After Outcry, San Francisco Will Permit Double Parking on Church-Filled Street July 19, 2018

After Outcry, San Francisco Will Permit Double Parking on Church-Filled Street

More than three years ago, I wrote about how church-goers in San Francisco received a special perk if they parked on Dolores Street. Even though local laws prohibited anybody from parking by the median, the double-parking kept happening on Sunday mornings. Police always looked the other way.

You can see in that picture that cars are typically parked on the sides of the road… but on Sundays, people would illegally park next to the medians with no consequences.

That’s because no cops wanted to punish people who were just trying to find a parking spot before church services.

They city said it lacked resources to ticket everyone, but so what? Couldn’t they just hire more people? If everyone got a ticket one week, you can bet those medians would be clear the following week.

There’s no reason parking laws should be ignored just because churches are in session.

The other option, of course, was that the city could declare that everyone could park by the medians on Sundays and no tickets would be issued. At least that way, it wouldn’t be a special unofficial benefit for the religious.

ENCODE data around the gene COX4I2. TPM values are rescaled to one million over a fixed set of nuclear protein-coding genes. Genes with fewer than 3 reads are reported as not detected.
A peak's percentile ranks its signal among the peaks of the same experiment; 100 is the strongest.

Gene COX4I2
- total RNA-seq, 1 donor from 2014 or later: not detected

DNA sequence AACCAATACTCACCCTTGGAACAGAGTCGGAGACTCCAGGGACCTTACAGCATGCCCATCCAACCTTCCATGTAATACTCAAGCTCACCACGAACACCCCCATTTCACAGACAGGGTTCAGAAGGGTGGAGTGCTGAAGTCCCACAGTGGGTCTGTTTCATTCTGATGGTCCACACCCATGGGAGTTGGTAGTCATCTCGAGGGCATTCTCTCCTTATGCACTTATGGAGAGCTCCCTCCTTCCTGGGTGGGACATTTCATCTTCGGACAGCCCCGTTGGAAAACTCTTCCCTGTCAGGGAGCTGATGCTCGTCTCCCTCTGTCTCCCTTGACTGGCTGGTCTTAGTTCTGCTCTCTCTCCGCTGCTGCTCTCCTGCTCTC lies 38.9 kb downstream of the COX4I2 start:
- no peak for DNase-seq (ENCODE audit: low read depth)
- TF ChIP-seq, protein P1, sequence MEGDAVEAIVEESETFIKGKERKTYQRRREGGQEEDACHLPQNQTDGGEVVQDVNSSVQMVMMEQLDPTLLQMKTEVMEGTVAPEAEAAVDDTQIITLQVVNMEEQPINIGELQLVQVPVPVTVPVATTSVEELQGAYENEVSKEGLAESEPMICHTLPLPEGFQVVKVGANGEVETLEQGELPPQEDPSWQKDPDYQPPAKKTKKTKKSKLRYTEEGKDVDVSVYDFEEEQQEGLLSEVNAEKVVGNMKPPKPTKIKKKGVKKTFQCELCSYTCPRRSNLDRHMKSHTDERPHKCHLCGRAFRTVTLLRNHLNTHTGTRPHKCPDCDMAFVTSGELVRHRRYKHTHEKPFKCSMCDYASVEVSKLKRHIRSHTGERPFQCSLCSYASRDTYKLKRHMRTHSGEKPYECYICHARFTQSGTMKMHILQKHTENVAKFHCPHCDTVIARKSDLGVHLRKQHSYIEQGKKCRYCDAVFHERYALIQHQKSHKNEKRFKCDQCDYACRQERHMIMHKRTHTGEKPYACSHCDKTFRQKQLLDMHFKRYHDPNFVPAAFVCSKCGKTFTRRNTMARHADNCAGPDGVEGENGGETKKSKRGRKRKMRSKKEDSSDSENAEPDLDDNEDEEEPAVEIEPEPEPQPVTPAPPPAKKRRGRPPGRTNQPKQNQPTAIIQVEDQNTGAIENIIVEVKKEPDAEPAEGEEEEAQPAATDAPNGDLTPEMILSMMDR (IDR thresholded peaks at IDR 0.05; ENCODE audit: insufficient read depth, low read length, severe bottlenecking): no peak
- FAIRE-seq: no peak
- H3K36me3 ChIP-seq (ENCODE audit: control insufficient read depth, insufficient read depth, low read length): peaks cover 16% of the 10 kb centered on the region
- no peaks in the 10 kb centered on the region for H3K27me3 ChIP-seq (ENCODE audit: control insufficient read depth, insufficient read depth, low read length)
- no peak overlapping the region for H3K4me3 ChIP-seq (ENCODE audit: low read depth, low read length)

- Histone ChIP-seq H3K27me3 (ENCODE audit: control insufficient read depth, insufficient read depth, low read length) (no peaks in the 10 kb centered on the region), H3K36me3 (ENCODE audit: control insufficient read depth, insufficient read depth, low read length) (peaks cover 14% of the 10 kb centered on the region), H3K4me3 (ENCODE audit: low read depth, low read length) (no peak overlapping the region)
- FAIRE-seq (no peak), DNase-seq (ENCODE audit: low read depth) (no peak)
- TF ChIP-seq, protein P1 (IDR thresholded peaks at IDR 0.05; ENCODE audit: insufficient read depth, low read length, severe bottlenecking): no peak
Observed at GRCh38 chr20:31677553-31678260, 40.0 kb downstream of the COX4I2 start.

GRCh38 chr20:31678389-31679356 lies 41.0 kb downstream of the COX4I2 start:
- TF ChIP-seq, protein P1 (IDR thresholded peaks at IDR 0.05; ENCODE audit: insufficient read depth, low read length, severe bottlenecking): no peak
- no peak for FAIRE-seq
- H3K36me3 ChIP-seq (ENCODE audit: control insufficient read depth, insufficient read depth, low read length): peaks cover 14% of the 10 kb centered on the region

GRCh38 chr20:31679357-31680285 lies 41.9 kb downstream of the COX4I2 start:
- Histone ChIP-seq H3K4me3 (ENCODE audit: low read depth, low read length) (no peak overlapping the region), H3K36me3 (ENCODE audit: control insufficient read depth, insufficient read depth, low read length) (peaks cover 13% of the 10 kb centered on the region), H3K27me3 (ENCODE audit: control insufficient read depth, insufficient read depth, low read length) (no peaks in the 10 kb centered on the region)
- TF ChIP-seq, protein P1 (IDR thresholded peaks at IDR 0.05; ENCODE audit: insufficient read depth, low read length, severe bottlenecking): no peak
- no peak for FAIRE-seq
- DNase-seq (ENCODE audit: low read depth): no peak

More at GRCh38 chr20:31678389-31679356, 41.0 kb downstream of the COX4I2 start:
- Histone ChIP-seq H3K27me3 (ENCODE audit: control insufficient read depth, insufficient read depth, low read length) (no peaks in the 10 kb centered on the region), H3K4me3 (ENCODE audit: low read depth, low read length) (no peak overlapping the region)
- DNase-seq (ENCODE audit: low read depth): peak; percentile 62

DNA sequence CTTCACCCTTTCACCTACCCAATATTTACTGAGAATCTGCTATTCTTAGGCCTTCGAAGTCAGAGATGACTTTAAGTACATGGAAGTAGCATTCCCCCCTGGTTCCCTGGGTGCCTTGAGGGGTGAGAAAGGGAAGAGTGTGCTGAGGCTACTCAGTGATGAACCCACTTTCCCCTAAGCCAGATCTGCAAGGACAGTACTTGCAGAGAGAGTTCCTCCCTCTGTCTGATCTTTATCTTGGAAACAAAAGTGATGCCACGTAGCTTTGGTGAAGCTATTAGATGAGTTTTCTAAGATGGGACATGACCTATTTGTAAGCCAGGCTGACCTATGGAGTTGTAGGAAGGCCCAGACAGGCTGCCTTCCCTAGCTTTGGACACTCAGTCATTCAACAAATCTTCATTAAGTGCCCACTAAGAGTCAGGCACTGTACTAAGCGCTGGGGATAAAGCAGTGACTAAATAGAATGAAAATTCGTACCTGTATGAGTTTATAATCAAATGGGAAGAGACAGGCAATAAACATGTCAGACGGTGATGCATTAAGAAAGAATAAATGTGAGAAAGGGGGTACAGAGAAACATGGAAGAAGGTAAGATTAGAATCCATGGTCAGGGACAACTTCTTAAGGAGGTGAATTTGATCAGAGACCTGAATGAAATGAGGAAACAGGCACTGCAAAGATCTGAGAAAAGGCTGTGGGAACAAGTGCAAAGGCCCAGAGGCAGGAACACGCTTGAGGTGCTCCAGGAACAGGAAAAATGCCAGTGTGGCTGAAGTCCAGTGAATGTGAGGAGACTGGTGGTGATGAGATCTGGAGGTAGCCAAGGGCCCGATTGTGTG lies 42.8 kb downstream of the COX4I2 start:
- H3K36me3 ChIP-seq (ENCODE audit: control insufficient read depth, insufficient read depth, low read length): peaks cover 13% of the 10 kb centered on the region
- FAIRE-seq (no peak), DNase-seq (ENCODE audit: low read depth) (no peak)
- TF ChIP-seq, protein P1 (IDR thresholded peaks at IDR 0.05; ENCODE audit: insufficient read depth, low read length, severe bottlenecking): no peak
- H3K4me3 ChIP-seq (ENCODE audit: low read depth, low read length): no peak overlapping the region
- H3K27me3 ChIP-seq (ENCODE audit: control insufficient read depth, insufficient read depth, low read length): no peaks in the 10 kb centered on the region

Well, they’ve finally taken that step.

The San Francisco Municipal Transportation Agency Board on Tuesday voted to make a pilot program for free weekend parking on street medians on Dolores Street permanent. That parking is largely aimed at church-goers, who complained that scarce weekend parking in the Mission could lead to dwindling memberships for religious organizations.

The unanimous decision was the culmination of years of negotiations between secular neighbors who decried the median parking as a violation of the separation of church and state, and church officials who said ex-San Franciscans, pushed out by rising rents, deserved parking to attend services.

This is a fine move since it applies to everyone equally and the law doesn’t promote or punish people who just want to go to church. Religious people had complained for years about the lack of parking spots because local sunbathers were taking those spots by the median — but now everyone will have access without worrying about a ticket.

(Screenshot via Google Maps. Thanks to Brian for the link)

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